If this trope wasn't so ubiquitous, it probably wouldn't bother me so much. I'm not - per say - against the idea of a plot line involving a dad struggling to know what to do with his daughter once she's reached an age where she can date. What bothers me is that the conversations are almost never WITH her, just about her, and that they default to the same set up, reactions and jokes again and again, without examining any potentially problematic elements. Instead, this trope is treated as a symptom of how all men must behave, because that's how they express love for their daughters. But friends! There are other ways to show you love your daughter that don't involve exerting control over her love life.

A Different Type of Dad

One of the reasons I don't like the trope is because it also is completely unfamiliar. My own father gets excited with me when I like a boy. And if something dangerous were to happen to me while dating, I'm a heck of a lot more likely to tell him about it, because he's always been supportive of my choices rather than controlling. Luckily, I'm not completely alone in the world of fiction, and so for a counter example to all the groan worthy behavior above, I present to you Dr. Covey from To All the Boys I've Loved Before.

This scene is one of the best additions the movie made to the book.

As the father of three girls, by the time our book's heroine, Lara Jean Covey, starts dating, he's been around the block once before with this thing. He makes a point of getting to know Lara Jean's new boyfriend, Peter, but there's none of the hard line theatrics of other shows. Peter is frequently invited over and included in family activities. Dr. Covey checks briefly when the pair are off to a party together to make sure there will be no drinking and driving, but never gives off an air of distrust.

And in one of the best scenes in the film, he takes Lara Jean out to the diner so they can talk alone after she breaks up with Peter. They don't talk about Peter directly, since she doesn't want to hear about that, but instead her dad makes it clear to her that he's proud of her for trying new things and stepping out of her comfort zone, something she'd struggled with in the past. He's just the best, guys. May we all aspire to being as kind and helpful as Dr. Covey!

But Actually...

While Dr. Covey might be one of my favorite fictional dads, he is NOT my favorite Overprotective Dad, by virtue of the fact that this is not his character flaw. He's another type of character entirely, and one I'd like to see more of. Still, he's not the trope, so he cannot win this contest.

When I was watching Stranger Things and saw Hopper veering hard into this trope, I found myself wondering if I could think of good examples of the trope, because here's the thing: I like Hopper. His behavior annoyed me a little in season three, but overall, I like him. So does that make him a "good" example of this trope?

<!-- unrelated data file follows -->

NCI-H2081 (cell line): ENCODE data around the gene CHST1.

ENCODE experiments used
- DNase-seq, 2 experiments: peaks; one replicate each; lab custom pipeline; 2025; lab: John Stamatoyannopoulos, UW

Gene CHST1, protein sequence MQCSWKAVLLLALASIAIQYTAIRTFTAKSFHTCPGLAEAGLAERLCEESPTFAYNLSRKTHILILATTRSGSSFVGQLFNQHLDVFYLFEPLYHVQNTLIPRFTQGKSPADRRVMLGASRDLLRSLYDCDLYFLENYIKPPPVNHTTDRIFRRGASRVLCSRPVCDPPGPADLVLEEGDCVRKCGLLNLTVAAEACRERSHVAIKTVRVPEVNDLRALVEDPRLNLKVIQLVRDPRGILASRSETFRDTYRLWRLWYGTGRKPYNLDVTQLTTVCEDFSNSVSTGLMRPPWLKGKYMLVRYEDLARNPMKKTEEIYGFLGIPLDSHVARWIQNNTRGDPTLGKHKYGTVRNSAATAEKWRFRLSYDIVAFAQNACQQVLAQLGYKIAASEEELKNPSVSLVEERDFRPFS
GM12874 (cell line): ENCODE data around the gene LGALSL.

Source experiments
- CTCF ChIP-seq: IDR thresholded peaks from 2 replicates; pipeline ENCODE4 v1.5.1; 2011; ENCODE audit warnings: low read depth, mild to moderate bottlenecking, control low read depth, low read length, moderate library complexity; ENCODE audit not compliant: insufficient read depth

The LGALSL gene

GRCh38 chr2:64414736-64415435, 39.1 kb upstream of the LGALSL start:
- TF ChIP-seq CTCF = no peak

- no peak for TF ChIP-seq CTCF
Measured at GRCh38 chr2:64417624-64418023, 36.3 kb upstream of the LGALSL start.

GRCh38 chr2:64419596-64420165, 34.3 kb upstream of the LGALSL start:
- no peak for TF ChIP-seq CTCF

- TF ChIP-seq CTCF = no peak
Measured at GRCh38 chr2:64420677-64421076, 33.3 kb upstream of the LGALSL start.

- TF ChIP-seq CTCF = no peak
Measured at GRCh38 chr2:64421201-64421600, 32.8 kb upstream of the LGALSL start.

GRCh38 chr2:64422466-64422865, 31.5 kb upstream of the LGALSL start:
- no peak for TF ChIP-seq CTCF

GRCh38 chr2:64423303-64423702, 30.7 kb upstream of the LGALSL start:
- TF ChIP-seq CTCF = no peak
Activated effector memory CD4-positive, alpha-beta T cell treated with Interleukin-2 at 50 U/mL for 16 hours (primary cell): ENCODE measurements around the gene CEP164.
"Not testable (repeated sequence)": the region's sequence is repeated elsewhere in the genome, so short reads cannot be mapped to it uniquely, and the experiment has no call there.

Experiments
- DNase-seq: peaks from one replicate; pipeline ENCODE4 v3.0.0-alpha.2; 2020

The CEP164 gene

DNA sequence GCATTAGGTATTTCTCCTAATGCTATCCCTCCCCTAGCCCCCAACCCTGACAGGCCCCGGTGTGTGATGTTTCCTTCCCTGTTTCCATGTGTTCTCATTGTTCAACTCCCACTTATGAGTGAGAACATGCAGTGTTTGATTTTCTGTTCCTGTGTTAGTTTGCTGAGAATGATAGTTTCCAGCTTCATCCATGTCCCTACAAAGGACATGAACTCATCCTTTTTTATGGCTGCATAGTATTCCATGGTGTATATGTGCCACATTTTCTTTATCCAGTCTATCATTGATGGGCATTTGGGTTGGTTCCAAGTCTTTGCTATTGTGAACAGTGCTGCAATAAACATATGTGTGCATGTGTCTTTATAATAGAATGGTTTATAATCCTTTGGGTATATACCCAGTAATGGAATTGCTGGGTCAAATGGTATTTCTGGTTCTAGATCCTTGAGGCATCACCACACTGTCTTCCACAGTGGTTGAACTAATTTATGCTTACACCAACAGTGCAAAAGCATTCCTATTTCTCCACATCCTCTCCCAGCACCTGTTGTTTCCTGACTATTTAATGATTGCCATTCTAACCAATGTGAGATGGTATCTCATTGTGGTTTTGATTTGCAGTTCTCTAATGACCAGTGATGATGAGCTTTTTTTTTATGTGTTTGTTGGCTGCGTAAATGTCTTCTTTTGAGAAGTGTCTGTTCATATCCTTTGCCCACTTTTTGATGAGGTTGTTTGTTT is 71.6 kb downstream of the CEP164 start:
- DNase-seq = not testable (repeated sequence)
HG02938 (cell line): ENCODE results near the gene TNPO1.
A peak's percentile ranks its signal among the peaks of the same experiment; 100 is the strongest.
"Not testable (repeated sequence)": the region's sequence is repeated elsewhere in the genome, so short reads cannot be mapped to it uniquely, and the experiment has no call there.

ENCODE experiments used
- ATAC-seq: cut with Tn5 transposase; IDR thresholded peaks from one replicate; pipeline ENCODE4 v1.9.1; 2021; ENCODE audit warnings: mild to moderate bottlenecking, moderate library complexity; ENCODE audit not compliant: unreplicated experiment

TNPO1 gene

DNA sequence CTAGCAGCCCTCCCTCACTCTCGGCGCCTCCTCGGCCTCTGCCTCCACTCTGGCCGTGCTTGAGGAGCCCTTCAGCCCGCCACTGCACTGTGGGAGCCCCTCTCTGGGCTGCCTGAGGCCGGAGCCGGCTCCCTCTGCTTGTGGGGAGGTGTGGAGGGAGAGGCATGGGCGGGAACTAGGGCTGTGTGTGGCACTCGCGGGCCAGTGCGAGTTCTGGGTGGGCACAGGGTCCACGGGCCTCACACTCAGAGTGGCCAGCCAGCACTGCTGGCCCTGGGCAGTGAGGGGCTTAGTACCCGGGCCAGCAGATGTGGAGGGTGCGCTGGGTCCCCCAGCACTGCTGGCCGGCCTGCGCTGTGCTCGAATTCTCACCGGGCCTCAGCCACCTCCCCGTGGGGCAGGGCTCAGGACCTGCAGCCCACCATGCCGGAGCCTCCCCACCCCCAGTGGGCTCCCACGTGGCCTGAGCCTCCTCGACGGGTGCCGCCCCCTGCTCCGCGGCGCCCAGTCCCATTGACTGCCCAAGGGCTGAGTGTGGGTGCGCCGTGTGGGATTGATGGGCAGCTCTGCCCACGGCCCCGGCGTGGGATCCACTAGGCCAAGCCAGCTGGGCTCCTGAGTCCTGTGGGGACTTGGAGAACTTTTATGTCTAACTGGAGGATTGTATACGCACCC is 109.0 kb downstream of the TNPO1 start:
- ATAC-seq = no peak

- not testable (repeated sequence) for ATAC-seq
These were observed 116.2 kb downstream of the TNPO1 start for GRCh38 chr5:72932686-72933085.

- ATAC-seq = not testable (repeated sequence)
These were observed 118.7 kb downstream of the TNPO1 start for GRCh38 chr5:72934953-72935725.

In fact, it made me realize that I don't often address tropes that I dislike. All of the others I've covered for this series have been things that, on some level, I enjoy. Yes, self-defeating villains and big freaking kiss songs can be done poorly, but while I spent a little bit of time making fun of those tropes, they're ones I generally like and get excited to see.

As I said earlier, I'm not opposed to the existence of this conflict, just seeing it done lazily or treated like some sort of primal response all father's share. After all, even if this father/daughter dynamic wasn't my experience, I CAN sympathize. It is hard watching kids grow up and make choices about their lives and bodies that a parent would not personally make for them!

In making this list, I decided to consider the following criteria:
1) He is the father of a daughter
2) He freaks out when she starts dating someone
3) His overprotective streak is triggered SPECIFICALLY by his daughter's romance. So no Liam Neeson intimidating kidnappers in Taken. That's too justifiable.

4) He learns a lesson about trusting his daughter's judgement
5) The bulk of the conflict is focused between father and daughter coming to see eye to eye, not father and daughter's love interest reaching an agreement about her.
6) There's some additional element that makes it so that the audience is getting more than the same old recycled jokes about waiting up with a shot gun or baseball bat
7) He's just a cool character, okay?

So after some soul searching, I present to you a short list of men who might go a little crazy when their daughters start dating, but ultimately learn and grow through the experience, making me love them. They are...

Runner-Up: Best Villainous Overprotective Dad

Ben Linus from LOST

One easy way of fixing the Overprotective Dad trope is by giving the role to a villain. Suddenly, the controlling undertones of the behavior are not problematic, but instead a symptom of being a bad dude. This is on full display with Ben who first kidnaps Alex from her birth mother, then raises her in extremely limiting conditions. Imprisoning and torturing her boyfriend is one of just several creepy, controlling things this guy does!

Ben is just a rad villain, and his treatment of Alex is a fascinating part of his character. You could even argue that towards the end of the series, he learns *something* about letting Alex go. That is, if you count the flash side-ways timeline.

WINNER: Best Villainous Overprotective Dad

Adrian Toombs (The Vulture) from Spiderman: Homecoming

I would have peed myself if I was Peter.

The moment when Peter Parker shows up at his date's house for the Homecoming dance is perfect. As Liz's dad drives them to the dance together, there's an amazing verbal game of cat and mouse Peter is playing with him as it gradually dawns on Toombs that he knows Peter from somewhere. Bit by bit, he realizes that Peter is Spider-Man, and this previously accepting father takes a dark turn.

One of the things that's so fun about this example is that Toombs himself is consciously playing with the trope. Once they arrive at the dance, he tells Liz he needs to give Peter "the dad talk" and she leaves, expecting it to be the usual cajoling about "getting her home on time." That's in there but let's just say his threatenings are way more terrifying than anything she dreamed up.

This all plays super well into his villainous motivation and character arc. His whole illegal arms dealership is driven by a desire to provide for his family. He wants nothing more than to protect Liz and give her a normal childhood, and he expects Peter to play by that script exactly, or face the consequences.